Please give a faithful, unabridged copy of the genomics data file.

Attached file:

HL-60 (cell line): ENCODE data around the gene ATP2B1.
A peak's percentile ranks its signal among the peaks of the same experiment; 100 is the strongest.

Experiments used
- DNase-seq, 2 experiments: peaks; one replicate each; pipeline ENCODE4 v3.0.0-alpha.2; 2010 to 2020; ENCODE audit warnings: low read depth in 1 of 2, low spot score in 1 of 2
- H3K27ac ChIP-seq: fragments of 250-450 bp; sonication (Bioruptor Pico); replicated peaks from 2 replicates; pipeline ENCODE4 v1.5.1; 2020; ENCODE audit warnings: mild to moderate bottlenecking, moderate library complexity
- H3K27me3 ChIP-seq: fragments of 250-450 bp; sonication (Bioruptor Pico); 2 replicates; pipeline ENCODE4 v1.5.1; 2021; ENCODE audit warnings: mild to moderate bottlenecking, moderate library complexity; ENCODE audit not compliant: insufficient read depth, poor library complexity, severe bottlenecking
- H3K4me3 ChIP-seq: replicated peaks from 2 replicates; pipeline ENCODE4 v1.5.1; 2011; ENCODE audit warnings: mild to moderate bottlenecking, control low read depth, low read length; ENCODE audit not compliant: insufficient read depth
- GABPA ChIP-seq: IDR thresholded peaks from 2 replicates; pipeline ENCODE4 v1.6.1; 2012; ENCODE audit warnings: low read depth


HL-60 (cell line): ENCODE data around the gene ATP2B1.
A peak's percentile ranks its signal among the peaks of the same experiment; 100 is the strongest.

Experiments used
- DNase-seq, 2 experiments: peaks; one replicate each; pipeline ENCODE4 v3.0.0-alpha.2; 2010 to 2020; ENCODE audit warnings: low read depth in 1 of 2, low spot score in 1 of 2
- H3K27ac ChIP-seq: fragments of 250-450 bp; sonication (Bioruptor Pico); replicated peaks from 2 replicates; pipeline ENCODE4 v1.5.1; 2020; ENCODE audit warnings: mild to moderate bottlenecking, moderate library complexity
- H3K27me3 ChIP-seq: fragments of 250-450 bp; sonication (Bioruptor Pico); 2 replicates; pipeline ENCODE4 v1.5.1; 2021; ENCODE audit warnings: mild to moderate bottlenecking, moderate library complexity; ENCODE audit not compliant: insufficient read depth, poor library complexity, severe bottlenecking
- H3K4me3 ChIP-seq: replicated peaks from 2 replicates; pipeline ENCODE4 v1.5.1; 2011; ENCODE audit warnings: mild to moderate bottlenecking, control low read depth, low read length; ENCODE audit not compliant: insufficient read depth
- GABPA ChIP-seq: IDR thresholded peaks from 2 replicates; pipeline ENCODE4 v1.6.1; 2012; ENCODE audit warnings: low read depth